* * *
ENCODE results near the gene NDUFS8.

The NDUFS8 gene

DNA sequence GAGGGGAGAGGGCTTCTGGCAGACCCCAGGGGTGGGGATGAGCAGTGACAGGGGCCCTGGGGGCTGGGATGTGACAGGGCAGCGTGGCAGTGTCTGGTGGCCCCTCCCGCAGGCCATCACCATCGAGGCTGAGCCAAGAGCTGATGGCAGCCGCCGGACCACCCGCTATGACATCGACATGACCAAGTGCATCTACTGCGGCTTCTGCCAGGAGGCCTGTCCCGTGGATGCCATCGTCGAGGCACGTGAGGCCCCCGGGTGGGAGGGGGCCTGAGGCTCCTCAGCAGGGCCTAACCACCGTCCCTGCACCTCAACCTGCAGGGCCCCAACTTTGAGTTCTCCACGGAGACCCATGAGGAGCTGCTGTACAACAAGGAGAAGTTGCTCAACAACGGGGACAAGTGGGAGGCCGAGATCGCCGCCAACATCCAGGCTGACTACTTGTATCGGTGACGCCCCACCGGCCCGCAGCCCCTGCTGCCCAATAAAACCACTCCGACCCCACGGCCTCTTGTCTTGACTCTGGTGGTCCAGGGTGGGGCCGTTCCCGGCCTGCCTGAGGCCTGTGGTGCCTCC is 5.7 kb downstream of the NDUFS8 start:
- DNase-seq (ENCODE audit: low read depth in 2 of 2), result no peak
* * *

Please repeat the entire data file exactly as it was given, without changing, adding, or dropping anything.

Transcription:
ENCODE results near the gene NDUFS8.

The NDUFS8 gene

DNA sequence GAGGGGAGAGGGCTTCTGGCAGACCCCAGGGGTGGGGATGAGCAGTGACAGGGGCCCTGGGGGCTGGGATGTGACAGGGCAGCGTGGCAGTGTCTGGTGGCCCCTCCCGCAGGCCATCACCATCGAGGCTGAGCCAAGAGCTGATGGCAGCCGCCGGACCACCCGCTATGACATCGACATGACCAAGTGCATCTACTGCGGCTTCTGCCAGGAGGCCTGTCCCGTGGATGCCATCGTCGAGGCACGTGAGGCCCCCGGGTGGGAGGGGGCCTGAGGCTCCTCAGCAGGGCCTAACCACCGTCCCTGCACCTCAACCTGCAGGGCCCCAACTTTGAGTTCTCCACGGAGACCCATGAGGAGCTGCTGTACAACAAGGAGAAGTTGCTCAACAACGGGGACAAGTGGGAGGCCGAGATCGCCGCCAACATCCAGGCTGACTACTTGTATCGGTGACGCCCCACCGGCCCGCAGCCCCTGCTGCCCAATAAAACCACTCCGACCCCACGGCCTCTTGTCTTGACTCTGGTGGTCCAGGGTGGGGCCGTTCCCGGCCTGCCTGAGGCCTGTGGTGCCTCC is 5.7 kb downstream of the NDUFS8 start:
- DNase-seq (ENCODE audit: low read depth in 2 of 2), result no peak